All U.S. Fish and Wildlife Service workers found in battered Puerto Rico
The going has been hard, the searches exhausting, but the efforts of U.S. Fish and Wildlife Service workers dispatched to Puerto have borne fruit: All of the Service’s 61 employees on the crippled island are OK.
That was the highlight of Thursday’s conference call on the status of Puerto Rico following Hurricane Maria, the category 4 hurricane that smashed into the U.S. territory last week. Crews have tracked down all the Service workers, some cut off from communications and travel following the storm’s vicious passage.
At the same time, Service workers are trying to help Puerto Rico recover from an array of problems – impassable roads, the lack of food and water, immense power outages, fuel shortages and communications that are, at best, spotty. Theft is an increasing concern, too: Generators are in such demand that people are stealing them.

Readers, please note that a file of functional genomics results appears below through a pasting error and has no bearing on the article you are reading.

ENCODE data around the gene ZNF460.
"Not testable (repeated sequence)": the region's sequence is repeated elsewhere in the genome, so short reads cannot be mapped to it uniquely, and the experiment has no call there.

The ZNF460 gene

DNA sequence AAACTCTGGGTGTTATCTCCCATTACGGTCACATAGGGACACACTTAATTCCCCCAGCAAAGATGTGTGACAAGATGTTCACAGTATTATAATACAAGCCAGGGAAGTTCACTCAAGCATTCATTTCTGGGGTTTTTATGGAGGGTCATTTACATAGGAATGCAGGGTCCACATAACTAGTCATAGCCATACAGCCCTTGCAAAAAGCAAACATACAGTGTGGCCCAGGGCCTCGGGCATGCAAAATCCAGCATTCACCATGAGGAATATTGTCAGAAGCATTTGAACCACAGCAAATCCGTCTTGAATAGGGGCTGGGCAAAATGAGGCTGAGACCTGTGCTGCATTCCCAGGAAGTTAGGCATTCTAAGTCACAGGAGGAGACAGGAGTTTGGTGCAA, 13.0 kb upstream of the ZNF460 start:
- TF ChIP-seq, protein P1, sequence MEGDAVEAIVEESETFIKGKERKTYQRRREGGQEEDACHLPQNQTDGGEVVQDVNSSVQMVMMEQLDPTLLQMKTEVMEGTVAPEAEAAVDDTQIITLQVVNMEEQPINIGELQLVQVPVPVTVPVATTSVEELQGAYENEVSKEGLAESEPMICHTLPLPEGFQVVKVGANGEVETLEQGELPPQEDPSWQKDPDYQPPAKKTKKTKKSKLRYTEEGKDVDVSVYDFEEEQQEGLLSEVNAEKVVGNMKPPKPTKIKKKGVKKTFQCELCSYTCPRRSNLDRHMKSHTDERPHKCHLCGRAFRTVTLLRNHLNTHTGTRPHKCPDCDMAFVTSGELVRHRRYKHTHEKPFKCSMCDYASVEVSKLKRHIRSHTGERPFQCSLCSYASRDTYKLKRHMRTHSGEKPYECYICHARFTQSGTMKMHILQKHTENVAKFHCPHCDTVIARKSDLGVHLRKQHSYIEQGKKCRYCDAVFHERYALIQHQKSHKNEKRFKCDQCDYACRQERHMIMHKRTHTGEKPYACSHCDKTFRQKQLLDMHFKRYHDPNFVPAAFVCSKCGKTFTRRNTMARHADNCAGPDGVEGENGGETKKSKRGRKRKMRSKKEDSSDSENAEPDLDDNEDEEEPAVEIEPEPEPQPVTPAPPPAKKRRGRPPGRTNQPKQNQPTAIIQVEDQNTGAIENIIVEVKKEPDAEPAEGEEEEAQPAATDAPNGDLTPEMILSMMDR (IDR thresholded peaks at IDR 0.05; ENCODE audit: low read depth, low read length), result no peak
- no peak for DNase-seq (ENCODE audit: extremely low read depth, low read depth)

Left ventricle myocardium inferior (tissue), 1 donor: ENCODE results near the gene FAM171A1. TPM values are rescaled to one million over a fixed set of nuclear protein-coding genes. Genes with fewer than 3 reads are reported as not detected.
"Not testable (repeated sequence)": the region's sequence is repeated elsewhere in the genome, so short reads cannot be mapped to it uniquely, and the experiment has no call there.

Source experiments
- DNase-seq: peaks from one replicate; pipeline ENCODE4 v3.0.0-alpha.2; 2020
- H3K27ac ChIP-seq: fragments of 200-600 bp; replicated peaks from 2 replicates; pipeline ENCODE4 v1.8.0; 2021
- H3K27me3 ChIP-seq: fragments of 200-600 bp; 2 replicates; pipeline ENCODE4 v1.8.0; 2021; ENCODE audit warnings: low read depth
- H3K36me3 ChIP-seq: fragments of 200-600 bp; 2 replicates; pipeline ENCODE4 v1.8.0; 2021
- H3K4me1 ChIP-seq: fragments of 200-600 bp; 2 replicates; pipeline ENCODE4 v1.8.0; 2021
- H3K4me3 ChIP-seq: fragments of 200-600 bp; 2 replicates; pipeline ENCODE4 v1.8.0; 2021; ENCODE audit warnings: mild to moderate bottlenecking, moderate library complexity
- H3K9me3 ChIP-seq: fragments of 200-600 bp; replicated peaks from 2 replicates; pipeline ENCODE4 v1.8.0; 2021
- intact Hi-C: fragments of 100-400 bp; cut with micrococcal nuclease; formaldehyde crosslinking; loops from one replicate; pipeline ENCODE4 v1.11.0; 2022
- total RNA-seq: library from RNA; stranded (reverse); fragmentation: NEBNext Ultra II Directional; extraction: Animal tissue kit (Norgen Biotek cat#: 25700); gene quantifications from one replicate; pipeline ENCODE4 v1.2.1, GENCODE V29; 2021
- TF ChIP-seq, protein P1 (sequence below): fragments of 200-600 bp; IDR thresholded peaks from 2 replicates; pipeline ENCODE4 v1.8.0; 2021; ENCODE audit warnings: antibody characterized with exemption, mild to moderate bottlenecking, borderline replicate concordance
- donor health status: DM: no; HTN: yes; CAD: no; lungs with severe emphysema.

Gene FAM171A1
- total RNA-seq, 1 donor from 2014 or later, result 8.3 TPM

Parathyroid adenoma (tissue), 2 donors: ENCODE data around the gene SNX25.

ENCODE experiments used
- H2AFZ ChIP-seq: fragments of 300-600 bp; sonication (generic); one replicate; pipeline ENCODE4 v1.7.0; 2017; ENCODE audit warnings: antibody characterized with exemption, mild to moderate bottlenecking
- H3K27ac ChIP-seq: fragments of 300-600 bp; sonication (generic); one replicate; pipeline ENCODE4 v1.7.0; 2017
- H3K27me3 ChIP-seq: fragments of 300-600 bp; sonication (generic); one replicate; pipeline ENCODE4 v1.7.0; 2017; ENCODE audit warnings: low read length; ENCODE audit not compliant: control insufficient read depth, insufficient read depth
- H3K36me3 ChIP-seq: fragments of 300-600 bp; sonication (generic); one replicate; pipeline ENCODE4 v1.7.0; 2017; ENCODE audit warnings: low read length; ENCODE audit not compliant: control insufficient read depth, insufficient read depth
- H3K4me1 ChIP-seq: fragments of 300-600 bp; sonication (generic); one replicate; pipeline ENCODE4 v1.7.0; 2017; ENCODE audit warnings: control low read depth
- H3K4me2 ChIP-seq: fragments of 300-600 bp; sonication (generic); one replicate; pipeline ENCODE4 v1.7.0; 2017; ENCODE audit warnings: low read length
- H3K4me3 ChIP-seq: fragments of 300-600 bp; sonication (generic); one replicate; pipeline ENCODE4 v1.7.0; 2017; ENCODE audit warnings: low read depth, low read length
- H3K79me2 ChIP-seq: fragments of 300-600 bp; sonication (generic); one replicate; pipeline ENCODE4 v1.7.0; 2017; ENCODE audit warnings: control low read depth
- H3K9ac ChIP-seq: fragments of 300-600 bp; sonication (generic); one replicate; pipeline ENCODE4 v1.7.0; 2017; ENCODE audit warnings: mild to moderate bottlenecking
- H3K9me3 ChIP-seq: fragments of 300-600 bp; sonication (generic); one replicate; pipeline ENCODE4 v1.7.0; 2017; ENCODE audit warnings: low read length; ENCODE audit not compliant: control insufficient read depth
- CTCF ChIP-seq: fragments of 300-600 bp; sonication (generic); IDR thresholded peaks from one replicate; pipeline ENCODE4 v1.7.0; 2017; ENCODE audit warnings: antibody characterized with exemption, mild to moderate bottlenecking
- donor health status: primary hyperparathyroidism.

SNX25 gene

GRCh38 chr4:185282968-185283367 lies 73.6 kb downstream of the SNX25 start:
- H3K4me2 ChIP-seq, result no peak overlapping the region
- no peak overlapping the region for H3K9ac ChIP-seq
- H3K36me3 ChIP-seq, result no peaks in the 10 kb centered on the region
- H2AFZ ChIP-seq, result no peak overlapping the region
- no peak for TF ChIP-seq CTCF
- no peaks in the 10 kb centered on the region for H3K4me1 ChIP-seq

The lack of water is especially worrying, said rescue workers. At Cabo Rojo, for example, water has not been available for three days.
Fuel supplies are hardly better. Only two fuel depots, both run by the Federal Emergency Management Agency, are operating. They are in San Juan – far from some areas that need fuel the most.
Not all the news in Thursday’s call was bad.
Service law enforcement officers distributed a “fair amount” of water and MREs (meals ready to eat) on Wednesday, said Service Officer David Pharo. He and his colleagues plan on conducting more search operations with other federal officials Thursday.
Additional flights are readying to head to Puerto Rico, too. One should lift off from Pompano Beach, Florida, Thursday afternoon. Others will follow this weekend.
Five airports in Puerto Rico and the U.S. Virgin Islands are now open.
Mark Davis, Public Affairs Specialist
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The mission of the U.S. Fish and Wildlife Service is working with others to conserve, protect, and enhance fish, wildlife, plants, and their habitats for the continuing benefit of the American people. For more information on our work and the people who can make it happen, visit fws.gov. Connect with the Service on Facebook, follow our tweets, watch the YouTube Channel and download photos from Flickr.